While a daunting task too many new hunters, the art of calling ducks can be learned much quicker and with less frustration when breaking it down to the three steps. Follow these steps and you will become a competent caller with a competitive advantage over most others, especially when hunting mallards.
Regardless of the level of skill you currently possess or you will possess, you will never sound any better than what the call is capable of that you are using. Whether hunting mallards, pintail, teal, gadwall, or woodies the sound produced must be real. A quality instrument will allow you to produce the full range of sounds that a hen mallard can produce. It will also allow you to produce these sounds time after time and year after year. Don't cheat yourself on this very important step. For more information be sure to read Choose The Best Duck Call.
Even a $130 duck call will sound like $9.99 without the proper knowledge and skills to make it sound like the real deal. There’s nothing easy about learning this elusive skill, but with determination, practice, and the proper guidance one can learn how to operate hen mallard, drake mallard, and whistle calls for pintail, widgeon, woodies, and drake teal. While the whistles are fairly simple to learn, the hen mallard call is toughest. This step can not be purchased, only learned.
All great athletes have two things in common. They have a mastery of the fundamentals of their sport and they are constantly practicing and improving their skills. Your goal should be no different. Step one is to start with the basics and master them first before you go any further. The basic sounds and the foundation for every other sound is the quack and the feed chuckle. For how to instruction be sure to reference Duck Call Instruction And Practice Sounds. Don’t expect to purchase a few duck calls a few weeks or even months before duck hunting season begins, this purchase needs to happen 3 to 6 months before season.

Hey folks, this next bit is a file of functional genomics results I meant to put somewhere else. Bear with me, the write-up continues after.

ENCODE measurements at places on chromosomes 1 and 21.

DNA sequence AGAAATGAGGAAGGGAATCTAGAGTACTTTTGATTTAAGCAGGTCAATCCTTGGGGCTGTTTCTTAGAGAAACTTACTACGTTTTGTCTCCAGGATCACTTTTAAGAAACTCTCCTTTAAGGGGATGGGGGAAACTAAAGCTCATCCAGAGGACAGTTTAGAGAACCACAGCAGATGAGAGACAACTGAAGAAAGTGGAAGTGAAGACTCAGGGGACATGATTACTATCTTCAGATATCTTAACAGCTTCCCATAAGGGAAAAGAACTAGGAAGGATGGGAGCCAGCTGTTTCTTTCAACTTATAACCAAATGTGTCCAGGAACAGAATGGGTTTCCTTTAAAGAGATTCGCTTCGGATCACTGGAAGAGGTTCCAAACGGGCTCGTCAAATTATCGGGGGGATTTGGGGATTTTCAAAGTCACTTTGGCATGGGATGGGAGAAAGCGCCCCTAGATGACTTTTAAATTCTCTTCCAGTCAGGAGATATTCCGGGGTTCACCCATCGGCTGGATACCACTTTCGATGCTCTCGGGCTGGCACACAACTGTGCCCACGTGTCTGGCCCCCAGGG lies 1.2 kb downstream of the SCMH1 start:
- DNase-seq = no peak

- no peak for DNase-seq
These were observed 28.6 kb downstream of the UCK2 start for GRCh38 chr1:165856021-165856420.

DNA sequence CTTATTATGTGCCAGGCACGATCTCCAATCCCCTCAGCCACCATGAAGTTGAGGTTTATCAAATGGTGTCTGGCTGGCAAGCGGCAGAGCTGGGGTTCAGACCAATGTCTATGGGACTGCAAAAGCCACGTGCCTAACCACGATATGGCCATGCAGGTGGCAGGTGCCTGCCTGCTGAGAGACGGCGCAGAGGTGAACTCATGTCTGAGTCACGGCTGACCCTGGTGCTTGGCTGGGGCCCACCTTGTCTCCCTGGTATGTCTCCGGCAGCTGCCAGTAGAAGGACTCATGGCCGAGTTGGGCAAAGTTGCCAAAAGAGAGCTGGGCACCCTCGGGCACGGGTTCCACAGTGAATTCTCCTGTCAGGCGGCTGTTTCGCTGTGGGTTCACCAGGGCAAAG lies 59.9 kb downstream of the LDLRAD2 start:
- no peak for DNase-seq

After learning how to sound like a real mallard, pintail, teal, or gadwall the final step what to say, referred to many as reading the birds. In addition learning how to adjust your calling style to the situation or type of birds being hunted is important as what worked yesterday may not work today. Learning this skill takes a lot of experience as well as listening and observing real ducks on the water.
To get started read the tips in our Duck Calling Tips section as well as any other information you can find. Then when you take to the field pay close attention to how the birds respond as well as noting the conditions and type of birds your hunting such as migrators, newer, early season ducks, or educated. These variables are most important when working mallards.
Once mastered, the art of calling ducks the pay-off in the field will be huge and will allow you to make almost any hunting situation better! Don’t give up, have patience and remember to experiment and take mental notes. Tip: Spring is an excellent time to head out to a local wildlife management area that is holding a bunch of ducks migrating back north and practice your skills. In the past I would even bring a bag of decoys along.